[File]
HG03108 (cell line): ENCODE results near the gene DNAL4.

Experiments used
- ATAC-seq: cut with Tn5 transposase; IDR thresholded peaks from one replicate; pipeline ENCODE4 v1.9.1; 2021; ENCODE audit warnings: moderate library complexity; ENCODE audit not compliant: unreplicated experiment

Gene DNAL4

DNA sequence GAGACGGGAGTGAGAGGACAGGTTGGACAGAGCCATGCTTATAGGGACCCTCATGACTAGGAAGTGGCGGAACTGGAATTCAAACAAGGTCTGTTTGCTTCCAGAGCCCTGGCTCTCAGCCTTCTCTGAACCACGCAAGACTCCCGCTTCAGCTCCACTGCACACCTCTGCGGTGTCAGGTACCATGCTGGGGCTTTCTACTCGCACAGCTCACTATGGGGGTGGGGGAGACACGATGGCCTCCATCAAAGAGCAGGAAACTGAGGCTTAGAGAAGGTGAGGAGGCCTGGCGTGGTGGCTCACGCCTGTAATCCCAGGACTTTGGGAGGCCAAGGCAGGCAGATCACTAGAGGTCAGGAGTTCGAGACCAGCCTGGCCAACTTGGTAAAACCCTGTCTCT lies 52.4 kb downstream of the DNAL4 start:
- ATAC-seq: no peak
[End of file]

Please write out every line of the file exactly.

HG03108 (cell line): ENCODE results near the gene DNAL4.

Experiments used
- ATAC-seq: cut with Tn5 transposase; IDR thresholded peaks from one replicate; pipeline ENCODE4 v1.9.1; 2021; ENCODE audit warnings: moderate library complexity; ENCODE audit not compliant: unreplicated experiment

Gene DNAL4

DNA sequence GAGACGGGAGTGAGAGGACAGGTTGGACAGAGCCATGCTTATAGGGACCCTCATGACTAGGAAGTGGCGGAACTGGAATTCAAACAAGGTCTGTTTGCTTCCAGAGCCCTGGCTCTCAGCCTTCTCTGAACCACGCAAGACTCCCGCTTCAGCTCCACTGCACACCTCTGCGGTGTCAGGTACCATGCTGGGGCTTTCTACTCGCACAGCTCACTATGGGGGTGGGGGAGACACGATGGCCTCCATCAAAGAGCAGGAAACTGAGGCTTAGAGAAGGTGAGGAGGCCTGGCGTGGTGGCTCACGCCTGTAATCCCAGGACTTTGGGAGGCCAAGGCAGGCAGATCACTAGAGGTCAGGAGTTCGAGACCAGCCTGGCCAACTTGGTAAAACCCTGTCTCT lies 52.4 kb downstream of the DNAL4 start:
- ATAC-seq: no peak